There’s a phrase in the English language that many people have come to despise. It’s known as “unsolicited advice.” You know what I’m talking about, right? When someone tells you something they think is important for you to know, but it isn’t asked for and can be challenging to hear. It often feels like an attack on who we are and how we live our lives.
This type of advice is most commonly given by well-meaning friends or family members who think they know what’s best for us. They see us struggling with something and want to help, but their help isn’t always welcome. It can often make things worse.
So, why do people give unsolicited advice? There are a few reasons. First, they may not be aware that their advice isn’t welcome. They may genuinely believe they’re helping and that you’ll be grateful for their input. Second, they may have your best interests at heart but don’t know how to express it in a helpful way. And third, they may be trying to control the situation or the outcome. Regardless of the reason, unsolicited advice is rarely helpful and can often be harmful.
If you’re on the receiving end of unsolicited advice, you can do a few things to manage the situation. First, try to understand the intent behind the advice. It may be easier to hear if it’s coming from a place of love and concern. If it’s coming from a place of control, it may be harder to take. Second, you can express your gratitude for the person’s concern but let them know that you don’t need or want their advice. This can be difficult to do, but it’s important to be assertive. And finally, you can redirect the conversation to something else.
Let’s be real for a moment.
None of the above should apply. Right? After all, we didn’t want the advice to begin with. So, what is the big deal if we shrug it off?
The problem is, when we get unsolicited advice, it often feels like an attack. And when we feel attacked, our natural reaction is to defend ourselves. But this defense mechanism can often make the situation worse. Even more troubling, our natural defenses may make it seem like we did something incorrectly. Trust me, that is not the case here.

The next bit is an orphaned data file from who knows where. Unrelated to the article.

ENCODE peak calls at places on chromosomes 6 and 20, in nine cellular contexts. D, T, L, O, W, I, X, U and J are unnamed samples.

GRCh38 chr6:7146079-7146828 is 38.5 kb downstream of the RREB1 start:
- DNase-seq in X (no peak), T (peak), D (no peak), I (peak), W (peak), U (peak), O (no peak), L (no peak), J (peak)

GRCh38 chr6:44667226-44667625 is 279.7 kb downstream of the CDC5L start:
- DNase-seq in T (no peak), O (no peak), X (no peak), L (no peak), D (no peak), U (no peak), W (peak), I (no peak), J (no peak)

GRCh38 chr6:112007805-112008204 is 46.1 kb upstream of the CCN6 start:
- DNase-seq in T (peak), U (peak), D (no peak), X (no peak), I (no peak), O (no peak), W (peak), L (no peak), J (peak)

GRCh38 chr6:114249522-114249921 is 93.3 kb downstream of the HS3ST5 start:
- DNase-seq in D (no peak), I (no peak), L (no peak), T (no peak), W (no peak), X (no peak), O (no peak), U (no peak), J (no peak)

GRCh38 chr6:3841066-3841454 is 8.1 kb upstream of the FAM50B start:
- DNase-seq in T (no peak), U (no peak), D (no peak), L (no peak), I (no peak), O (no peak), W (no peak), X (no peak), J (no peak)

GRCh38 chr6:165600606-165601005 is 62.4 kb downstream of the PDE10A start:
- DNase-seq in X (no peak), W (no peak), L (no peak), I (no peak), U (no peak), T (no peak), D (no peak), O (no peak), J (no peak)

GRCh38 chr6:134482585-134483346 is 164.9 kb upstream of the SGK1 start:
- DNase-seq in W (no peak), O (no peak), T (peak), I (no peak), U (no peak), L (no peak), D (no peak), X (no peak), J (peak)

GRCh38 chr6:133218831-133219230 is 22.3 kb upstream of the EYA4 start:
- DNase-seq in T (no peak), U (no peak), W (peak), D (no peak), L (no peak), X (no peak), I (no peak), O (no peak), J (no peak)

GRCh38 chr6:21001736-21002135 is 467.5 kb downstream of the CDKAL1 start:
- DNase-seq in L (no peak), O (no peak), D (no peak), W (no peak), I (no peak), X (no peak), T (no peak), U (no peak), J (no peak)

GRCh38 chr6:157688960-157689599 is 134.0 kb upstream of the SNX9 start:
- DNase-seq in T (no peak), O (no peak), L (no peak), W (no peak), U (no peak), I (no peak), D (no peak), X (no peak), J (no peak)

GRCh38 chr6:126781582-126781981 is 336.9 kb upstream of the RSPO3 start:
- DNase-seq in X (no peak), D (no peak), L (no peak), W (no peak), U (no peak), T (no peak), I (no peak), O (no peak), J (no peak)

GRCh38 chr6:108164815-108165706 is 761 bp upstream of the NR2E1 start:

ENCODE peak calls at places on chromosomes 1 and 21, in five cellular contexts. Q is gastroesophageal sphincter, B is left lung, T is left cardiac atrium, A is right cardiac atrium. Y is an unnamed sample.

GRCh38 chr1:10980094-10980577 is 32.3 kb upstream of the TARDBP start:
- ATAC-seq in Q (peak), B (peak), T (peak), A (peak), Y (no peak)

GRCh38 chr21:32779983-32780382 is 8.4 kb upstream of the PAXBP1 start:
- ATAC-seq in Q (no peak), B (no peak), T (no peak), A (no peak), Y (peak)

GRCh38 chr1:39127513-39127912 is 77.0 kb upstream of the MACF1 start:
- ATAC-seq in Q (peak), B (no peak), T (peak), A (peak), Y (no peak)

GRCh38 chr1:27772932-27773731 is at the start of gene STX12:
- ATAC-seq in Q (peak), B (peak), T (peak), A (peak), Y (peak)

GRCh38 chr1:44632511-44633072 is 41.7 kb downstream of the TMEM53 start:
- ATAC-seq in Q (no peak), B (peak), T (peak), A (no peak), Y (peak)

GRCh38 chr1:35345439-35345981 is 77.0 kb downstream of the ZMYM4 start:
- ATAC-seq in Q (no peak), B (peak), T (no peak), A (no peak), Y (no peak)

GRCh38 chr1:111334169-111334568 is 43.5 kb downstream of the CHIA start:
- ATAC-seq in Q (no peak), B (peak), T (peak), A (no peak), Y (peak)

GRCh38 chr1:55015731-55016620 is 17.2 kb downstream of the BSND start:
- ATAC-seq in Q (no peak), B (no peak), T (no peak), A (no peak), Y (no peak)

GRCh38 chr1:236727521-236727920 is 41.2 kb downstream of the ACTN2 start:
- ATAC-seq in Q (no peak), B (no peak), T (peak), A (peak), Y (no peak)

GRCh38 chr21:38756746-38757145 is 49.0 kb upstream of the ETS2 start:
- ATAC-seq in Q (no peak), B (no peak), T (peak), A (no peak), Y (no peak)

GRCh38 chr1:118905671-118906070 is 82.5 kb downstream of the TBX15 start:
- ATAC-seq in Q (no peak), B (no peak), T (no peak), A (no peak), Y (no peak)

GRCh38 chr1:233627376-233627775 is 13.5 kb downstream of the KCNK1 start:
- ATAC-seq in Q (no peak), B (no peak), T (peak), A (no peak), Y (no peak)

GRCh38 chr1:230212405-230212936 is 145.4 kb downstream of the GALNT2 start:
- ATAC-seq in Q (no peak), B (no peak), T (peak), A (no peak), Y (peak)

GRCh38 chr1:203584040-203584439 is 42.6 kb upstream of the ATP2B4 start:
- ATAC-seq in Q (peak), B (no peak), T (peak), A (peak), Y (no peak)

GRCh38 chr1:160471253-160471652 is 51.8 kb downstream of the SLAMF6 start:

When we try to understand the intent behind the advice, we give the person who gave us the unsolicited advice the benefit of the doubt. We assume that they had good intentions, even if their execution was poor. This assumption can help diffuse the situation and allow us to see the advice for what it may have been intended to be: helpful.
Similarly, we are being assertive by expressing our gratitude for the concern but making it clear that we don’t want or need the advice. We are setting a boundary and making it clear that this person’s opinion will not control us. This assertiveness can help diffuse the situation and help the other person see that their advice is not welcome.
And finally, by redirecting the conversation to something else, we are taking control of the situation. We choose how to respond and what direction the conversation will go in. This can be a potent tool in managing unsolicited advice.
The thing about giving advice, either solicited or unsolicited, is that it is rarely followed.
When we give advice, we offer our opinion on a situation or problem. And while our thought may be well-meaning and helpful, it is ultimately up to the person receiving the advice to decide whether or not to follow it. Just because we offer our opinion does not mean that the other person is obligated to take it.
This can be difficult to accept, especially when we are close to the person receiving the advice. We can offer our opinion and hope that they will choose to follow it. We want them to take our advice because we think it will help them, but ultimately it is their decision.
Our life experiences uniquely shape our opinions. Offering advice of any kind to someone else shows a lack of regard for what made them who they are today. Additionally, our opinions are filled with errors compared to our colleagues and friends.
If you find yourself in a position where you feel the need to give unsolicited advice, stop and consider why. Is it because you genuinely believe that your opinion is the only correct one? Or is it because you think that the other person is not capable of making their own decisions? If it’s the latter, then it’s time to have a conversation about why you think that way. Unsolicited advice is rarely helpful and can often be harmful.
When it comes to giving or receiving unsolicited advice, it’s important to remember that the other person always has the final say. Our opinion is just that- an opinion. And while our intentions may be good, it’s up to the person we’re giving the advice to whether or not they want to take it. We can diffuse potentially explosive situations and maintain healthy relationships with those around us by remembering this.